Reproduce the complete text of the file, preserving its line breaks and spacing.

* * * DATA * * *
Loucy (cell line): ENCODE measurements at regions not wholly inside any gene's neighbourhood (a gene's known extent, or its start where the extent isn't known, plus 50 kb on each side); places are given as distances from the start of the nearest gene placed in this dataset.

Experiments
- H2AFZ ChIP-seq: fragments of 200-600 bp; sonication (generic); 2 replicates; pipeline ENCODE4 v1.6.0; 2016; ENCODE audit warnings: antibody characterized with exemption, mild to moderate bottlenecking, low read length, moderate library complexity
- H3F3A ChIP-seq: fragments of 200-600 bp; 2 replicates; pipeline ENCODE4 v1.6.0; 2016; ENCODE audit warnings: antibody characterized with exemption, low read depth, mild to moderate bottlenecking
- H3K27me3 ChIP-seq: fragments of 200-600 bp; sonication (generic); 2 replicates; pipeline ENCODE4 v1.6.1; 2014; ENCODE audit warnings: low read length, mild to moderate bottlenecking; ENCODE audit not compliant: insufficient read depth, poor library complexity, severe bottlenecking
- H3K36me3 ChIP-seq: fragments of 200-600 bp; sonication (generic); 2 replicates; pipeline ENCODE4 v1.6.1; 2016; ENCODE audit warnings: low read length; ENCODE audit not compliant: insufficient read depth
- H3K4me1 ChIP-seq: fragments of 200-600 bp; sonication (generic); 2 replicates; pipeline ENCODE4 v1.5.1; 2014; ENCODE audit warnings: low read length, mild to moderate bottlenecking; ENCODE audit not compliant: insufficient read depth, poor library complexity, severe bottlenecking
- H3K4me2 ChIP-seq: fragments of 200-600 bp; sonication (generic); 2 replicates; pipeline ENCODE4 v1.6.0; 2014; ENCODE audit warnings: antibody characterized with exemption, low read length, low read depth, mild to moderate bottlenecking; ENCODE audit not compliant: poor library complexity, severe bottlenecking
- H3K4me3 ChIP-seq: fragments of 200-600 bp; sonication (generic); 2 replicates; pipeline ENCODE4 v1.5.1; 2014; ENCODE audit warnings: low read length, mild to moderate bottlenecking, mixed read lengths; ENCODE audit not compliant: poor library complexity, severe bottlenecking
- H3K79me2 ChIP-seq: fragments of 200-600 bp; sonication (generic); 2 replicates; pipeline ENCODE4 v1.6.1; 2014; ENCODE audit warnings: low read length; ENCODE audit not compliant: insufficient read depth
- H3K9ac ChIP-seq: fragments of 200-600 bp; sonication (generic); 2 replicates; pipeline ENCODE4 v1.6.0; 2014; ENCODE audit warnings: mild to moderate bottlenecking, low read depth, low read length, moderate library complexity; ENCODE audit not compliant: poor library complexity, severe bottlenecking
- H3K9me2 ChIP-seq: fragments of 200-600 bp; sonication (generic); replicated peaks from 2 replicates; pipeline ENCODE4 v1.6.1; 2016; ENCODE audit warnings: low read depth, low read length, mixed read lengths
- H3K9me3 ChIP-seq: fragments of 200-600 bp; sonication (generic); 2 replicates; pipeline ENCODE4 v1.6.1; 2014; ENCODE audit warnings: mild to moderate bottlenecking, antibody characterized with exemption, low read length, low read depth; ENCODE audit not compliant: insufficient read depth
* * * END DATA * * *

Loucy (cell line): ENCODE measurements at regions not wholly inside any gene's neighbourhood (a gene's known extent, or its start where the extent isn't known, plus 50 kb on each side); places are given as distances from the start of the nearest gene placed in this dataset.

Experiments
- H2AFZ ChIP-seq: fragments of 200-600 bp; sonication (generic); 2 replicates; pipeline ENCODE4 v1.6.0; 2016; ENCODE audit warnings: antibody characterized with exemption, mild to moderate bottlenecking, low read length, moderate library complexity
- H3F3A ChIP-seq: fragments of 200-600 bp; 2 replicates; pipeline ENCODE4 v1.6.0; 2016; ENCODE audit warnings: antibody characterized with exemption, low read depth, mild to moderate bottlenecking
- H3K27me3 ChIP-seq: fragments of 200-600 bp; sonication (generic); 2 replicates; pipeline ENCODE4 v1.6.1; 2014; ENCODE audit warnings: low read length, mild to moderate bottlenecking; ENCODE audit not compliant: insufficient read depth, poor library complexity, severe bottlenecking
- H3K36me3 ChIP-seq: fragments of 200-600 bp; sonication (generic); 2 replicates; pipeline ENCODE4 v1.6.1; 2016; ENCODE audit warnings: low read length; ENCODE audit not compliant: insufficient read depth
- H3K4me1 ChIP-seq: fragments of 200-600 bp; sonication (generic); 2 replicates; pipeline ENCODE4 v1.5.1; 2014; ENCODE audit warnings: low read length, mild to moderate bottlenecking; ENCODE audit not compliant: insufficient read depth, poor library complexity, severe bottlenecking
- H3K4me2 ChIP-seq: fragments of 200-600 bp; sonication (generic); 2 replicates; pipeline ENCODE4 v1.6.0; 2014; ENCODE audit warnings: antibody characterized with exemption, low read length, low read depth, mild to moderate bottlenecking; ENCODE audit not compliant: poor library complexity, severe bottlenecking
- H3K4me3 ChIP-seq: fragments of 200-600 bp; sonication (generic); 2 replicates; pipeline ENCODE4 v1.5.1; 2014; ENCODE audit warnings: low read length, mild to moderate bottlenecking, mixed read lengths; ENCODE audit not compliant: poor library complexity, severe bottlenecking
- H3K79me2 ChIP-seq: fragments of 200-600 bp; sonication (generic); 2 replicates; pipeline ENCODE4 v1.6.1; 2014; ENCODE audit warnings: low read length; ENCODE audit not compliant: insufficient read depth
- H3K9ac ChIP-seq: fragments of 200-600 bp; sonication (generic); 2 replicates; pipeline ENCODE4 v1.6.0; 2014; ENCODE audit warnings: mild to moderate bottlenecking, low read depth, low read length, moderate library complexity; ENCODE audit not compliant: poor library complexity, severe bottlenecking
- H3K9me2 ChIP-seq: fragments of 200-600 bp; sonication (generic); replicated peaks from 2 replicates; pipeline ENCODE4 v1.6.1; 2016; ENCODE audit warnings: low read depth, low read length, mixed read lengths
- H3K9me3 ChIP-seq: fragments of 200-600 bp; sonication (generic); 2 replicates; pipeline ENCODE4 v1.6.1; 2014; ENCODE audit warnings: mild to moderate bottlenecking, antibody characterized with exemption, low read length, low read depth; ENCODE audit not compliant: insufficient read depth